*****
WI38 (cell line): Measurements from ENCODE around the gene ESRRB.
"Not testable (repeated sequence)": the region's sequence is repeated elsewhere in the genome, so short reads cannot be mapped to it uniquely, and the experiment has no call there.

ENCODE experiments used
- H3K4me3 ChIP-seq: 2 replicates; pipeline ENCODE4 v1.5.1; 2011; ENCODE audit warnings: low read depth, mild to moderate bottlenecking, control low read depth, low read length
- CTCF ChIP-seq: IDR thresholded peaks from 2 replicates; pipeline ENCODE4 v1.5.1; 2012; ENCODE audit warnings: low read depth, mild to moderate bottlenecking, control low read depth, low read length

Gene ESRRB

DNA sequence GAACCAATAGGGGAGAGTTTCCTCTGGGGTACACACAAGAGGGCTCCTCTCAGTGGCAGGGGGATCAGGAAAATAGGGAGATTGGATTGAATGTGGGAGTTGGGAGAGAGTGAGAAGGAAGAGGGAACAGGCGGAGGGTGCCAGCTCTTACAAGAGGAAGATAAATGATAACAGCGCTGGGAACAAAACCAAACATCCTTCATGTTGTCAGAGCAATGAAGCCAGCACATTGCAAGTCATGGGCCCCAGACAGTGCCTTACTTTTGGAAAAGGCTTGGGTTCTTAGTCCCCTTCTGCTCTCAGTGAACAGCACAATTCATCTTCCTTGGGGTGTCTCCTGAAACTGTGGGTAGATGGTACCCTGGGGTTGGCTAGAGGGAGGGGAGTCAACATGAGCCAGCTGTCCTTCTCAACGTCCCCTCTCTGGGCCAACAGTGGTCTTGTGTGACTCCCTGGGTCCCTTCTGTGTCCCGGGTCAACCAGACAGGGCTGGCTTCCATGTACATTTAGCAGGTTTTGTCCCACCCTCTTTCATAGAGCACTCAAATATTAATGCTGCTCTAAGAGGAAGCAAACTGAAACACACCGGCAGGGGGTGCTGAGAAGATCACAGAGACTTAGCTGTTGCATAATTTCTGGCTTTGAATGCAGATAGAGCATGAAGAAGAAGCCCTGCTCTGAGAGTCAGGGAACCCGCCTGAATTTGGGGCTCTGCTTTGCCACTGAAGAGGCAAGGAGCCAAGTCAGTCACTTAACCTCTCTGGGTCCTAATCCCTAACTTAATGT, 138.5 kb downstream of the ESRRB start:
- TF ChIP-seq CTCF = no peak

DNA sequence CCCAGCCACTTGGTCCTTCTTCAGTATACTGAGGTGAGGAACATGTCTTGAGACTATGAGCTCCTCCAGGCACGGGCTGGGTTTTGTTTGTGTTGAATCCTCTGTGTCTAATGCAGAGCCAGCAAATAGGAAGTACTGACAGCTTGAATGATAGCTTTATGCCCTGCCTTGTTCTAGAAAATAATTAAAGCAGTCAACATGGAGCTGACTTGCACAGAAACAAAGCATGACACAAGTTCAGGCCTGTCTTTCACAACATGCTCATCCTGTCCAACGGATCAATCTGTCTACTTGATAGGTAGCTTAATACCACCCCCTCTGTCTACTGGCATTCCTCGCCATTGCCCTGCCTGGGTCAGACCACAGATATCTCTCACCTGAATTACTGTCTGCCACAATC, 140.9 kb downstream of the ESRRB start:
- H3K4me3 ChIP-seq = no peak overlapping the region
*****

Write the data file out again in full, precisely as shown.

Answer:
WI38 (cell line): Measurements from ENCODE around the gene ESRRB.
"Not testable (repeated sequence)": the region's sequence is repeated elsewhere in the genome, so short reads cannot be mapped to it uniquely, and the experiment has no call there.

ENCODE experiments used
- H3K4me3 ChIP-seq: 2 replicates; pipeline ENCODE4 v1.5.1; 2011; ENCODE audit warnings: low read depth, mild to moderate bottlenecking, control low read depth, low read length
- CTCF ChIP-seq: IDR thresholded peaks from 2 replicates; pipeline ENCODE4 v1.5.1; 2012; ENCODE audit warnings: low read depth, mild to moderate bottlenecking, control low read depth, low read length

Gene ESRRB

DNA sequence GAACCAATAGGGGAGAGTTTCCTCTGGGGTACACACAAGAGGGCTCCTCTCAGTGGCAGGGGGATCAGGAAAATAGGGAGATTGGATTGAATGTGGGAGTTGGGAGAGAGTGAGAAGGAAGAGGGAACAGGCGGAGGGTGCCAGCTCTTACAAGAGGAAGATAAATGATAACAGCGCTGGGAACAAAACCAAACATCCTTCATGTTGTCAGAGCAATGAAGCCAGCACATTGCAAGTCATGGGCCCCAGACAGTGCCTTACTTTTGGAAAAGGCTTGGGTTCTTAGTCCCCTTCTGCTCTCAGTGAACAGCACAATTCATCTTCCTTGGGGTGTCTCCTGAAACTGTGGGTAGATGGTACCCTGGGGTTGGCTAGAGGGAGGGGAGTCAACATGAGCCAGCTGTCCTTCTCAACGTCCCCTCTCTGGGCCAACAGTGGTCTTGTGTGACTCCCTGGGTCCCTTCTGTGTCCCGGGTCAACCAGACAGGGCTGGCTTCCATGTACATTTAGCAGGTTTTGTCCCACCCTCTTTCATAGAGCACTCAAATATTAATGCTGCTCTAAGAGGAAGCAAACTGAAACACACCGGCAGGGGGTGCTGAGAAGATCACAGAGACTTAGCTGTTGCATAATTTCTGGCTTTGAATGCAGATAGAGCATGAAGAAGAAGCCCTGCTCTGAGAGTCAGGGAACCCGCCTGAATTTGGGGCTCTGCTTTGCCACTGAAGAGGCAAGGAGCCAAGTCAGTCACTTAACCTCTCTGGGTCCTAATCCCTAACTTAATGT, 138.5 kb downstream of the ESRRB start:
- TF ChIP-seq CTCF = no peak

DNA sequence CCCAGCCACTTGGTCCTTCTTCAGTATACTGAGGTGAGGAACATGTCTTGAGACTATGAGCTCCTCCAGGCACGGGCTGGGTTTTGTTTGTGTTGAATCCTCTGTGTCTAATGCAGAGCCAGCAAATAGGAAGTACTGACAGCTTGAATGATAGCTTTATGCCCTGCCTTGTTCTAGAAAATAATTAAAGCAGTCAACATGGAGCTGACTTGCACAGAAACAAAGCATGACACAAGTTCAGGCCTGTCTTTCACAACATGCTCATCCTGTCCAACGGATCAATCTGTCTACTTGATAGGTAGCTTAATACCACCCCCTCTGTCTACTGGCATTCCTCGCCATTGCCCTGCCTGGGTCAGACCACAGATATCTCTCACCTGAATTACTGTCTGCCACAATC, 140.9 kb downstream of the ESRRB start:
- H3K4me3 ChIP-seq = no peak overlapping the region